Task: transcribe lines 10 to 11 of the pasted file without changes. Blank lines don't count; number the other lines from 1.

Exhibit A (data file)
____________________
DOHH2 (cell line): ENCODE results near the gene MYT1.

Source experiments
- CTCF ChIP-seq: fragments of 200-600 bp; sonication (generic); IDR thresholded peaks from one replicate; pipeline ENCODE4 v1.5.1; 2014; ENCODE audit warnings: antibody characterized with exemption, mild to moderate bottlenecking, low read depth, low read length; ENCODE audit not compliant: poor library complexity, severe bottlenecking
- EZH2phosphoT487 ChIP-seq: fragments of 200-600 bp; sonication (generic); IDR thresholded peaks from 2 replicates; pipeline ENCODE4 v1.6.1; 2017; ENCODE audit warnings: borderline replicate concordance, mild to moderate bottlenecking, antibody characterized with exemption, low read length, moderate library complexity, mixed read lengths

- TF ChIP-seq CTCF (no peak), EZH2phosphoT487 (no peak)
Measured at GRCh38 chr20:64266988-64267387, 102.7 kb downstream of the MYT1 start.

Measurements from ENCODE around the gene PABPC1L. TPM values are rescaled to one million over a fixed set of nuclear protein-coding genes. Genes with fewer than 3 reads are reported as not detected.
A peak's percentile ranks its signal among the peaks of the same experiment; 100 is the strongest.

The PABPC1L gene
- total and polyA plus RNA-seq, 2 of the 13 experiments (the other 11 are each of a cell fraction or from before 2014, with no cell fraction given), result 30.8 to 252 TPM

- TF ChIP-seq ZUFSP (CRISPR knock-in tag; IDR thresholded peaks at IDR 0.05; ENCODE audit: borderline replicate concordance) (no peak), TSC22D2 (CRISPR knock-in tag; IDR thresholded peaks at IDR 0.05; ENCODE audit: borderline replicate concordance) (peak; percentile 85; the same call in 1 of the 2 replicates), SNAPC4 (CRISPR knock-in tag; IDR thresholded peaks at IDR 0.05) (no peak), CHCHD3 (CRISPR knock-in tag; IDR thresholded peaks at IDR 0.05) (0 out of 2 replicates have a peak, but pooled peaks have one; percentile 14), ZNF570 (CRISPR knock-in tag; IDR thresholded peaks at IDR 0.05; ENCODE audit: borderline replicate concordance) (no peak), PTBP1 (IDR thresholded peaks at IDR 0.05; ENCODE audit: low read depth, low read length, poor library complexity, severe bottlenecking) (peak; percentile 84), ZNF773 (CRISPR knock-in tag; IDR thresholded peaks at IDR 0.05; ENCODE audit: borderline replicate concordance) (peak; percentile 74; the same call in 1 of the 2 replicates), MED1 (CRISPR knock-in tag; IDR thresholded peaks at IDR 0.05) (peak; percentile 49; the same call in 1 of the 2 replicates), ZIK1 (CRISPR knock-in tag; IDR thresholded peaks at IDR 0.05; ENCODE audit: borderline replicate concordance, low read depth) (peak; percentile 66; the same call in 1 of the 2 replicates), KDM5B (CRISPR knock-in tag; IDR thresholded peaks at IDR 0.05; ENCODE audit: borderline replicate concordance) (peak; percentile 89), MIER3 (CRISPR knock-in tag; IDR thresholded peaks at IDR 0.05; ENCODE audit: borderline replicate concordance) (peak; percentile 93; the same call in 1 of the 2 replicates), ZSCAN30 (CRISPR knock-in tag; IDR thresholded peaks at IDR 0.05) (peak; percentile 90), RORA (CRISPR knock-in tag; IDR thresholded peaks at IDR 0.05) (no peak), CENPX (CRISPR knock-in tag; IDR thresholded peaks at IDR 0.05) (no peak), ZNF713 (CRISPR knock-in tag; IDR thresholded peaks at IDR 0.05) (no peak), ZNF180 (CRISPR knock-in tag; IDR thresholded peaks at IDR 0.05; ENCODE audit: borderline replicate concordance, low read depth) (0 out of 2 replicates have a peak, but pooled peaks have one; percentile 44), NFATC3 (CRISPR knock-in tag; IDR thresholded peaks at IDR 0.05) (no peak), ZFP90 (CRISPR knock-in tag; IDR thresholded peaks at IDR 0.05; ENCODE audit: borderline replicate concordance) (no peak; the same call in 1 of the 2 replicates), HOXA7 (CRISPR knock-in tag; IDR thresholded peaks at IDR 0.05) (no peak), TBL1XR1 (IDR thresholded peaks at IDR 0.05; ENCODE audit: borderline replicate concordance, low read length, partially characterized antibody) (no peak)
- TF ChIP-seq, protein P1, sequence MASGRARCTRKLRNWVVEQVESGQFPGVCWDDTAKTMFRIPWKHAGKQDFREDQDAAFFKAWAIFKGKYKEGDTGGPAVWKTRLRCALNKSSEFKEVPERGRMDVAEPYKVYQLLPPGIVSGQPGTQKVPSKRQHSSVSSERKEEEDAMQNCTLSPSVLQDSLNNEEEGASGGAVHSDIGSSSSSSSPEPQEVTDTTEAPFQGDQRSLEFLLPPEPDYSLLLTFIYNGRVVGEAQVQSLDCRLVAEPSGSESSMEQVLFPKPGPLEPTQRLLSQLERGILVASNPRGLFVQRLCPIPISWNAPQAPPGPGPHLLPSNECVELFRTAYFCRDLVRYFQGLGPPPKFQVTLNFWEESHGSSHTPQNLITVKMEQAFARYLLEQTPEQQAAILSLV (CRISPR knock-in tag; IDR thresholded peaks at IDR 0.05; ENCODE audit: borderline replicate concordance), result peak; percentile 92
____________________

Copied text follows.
- total and polyA plus RNA-seq, 2 of the 13 experiments (the other 11 are each of a cell fraction or from before 2014, with no cell fraction given), result 30.8 to 252 TPM

- TF ChIP-seq ZUFSP (CRISPR knock-in tag; IDR thresholded peaks at IDR 0.05; ENCODE audit: borderline replicate concordance) (no peak), TSC22D2 (CRISPR knock-in tag; IDR thresholded peaks at IDR 0.05; ENCODE audit: borderline replicate concordance) (peak; percentile 85; the same call in 1 of the 2 replicates), SNAPC4 (CRISPR knock-in tag; IDR thresholded peaks at IDR 0.05) (no peak), CHCHD3 (CRISPR knock-in tag; IDR thresholded peaks at IDR 0.05) (0 out of 2 replicates have a peak, but pooled peaks have one; percentile 14), ZNF570 (CRISPR knock-in tag; IDR thresholded peaks at IDR 0.05; ENCODE audit: borderline replicate concordance) (no peak), PTBP1 (IDR thresholded peaks at IDR 0.05; ENCODE audit: low read depth, low read length, poor library complexity, severe bottlenecking) (peak; percentile 84), ZNF773 (CRISPR knock-in tag; IDR thresholded peaks at IDR 0.05; ENCODE audit: borderline replicate concordance) (peak; percentile 74; the same call in 1 of the 2 replicates), MED1 (CRISPR knock-in tag; IDR thresholded peaks at IDR 0.05) (peak; percentile 49; the same call in 1 of the 2 replicates), ZIK1 (CRISPR knock-in tag; IDR thresholded peaks at IDR 0.05; ENCODE audit: borderline replicate concordance, low read depth) (peak; percentile 66; the same call in 1 of the 2 replicates), KDM5B (CRISPR knock-in tag; IDR thresholded peaks at IDR 0.05; ENCODE audit: borderline replicate concordance) (peak; percentile 89), MIER3 (CRISPR knock-in tag; IDR thresholded peaks at IDR 0.05; ENCODE audit: borderline replicate concordance) (peak; percentile 93; the same call in 1 of the 2 replicates), ZSCAN30 (CRISPR knock-in tag; IDR thresholded peaks at IDR 0.05) (peak; percentile 90), RORA (CRISPR knock-in tag; IDR thresholded peaks at IDR 0.05) (no peak), CENPX (CRISPR knock-in tag; IDR thresholded peaks at IDR 0.05) (no peak), ZNF713 (CRISPR knock-in tag; IDR thresholded peaks at IDR 0.05) (no peak), ZNF180 (CRISPR knock-in tag; IDR thresholded peaks at IDR 0.05; ENCODE audit: borderline replicate concordance, low read depth) (0 out of 2 replicates have a peak, but pooled peaks have one; percentile 44), NFATC3 (CRISPR knock-in tag; IDR thresholded peaks at IDR 0.05) (no peak), ZFP90 (CRISPR knock-in tag; IDR thresholded peaks at IDR 0.05; ENCODE audit: borderline replicate concordance) (no peak; the same call in 1 of the 2 replicates), HOXA7 (CRISPR knock-in tag; IDR thresholded peaks at IDR 0.05) (no peak), TBL1XR1 (IDR thresholded peaks at IDR 0.05; ENCODE audit: borderline replicate concordance, low read length, partially characterized antibody) (no peak)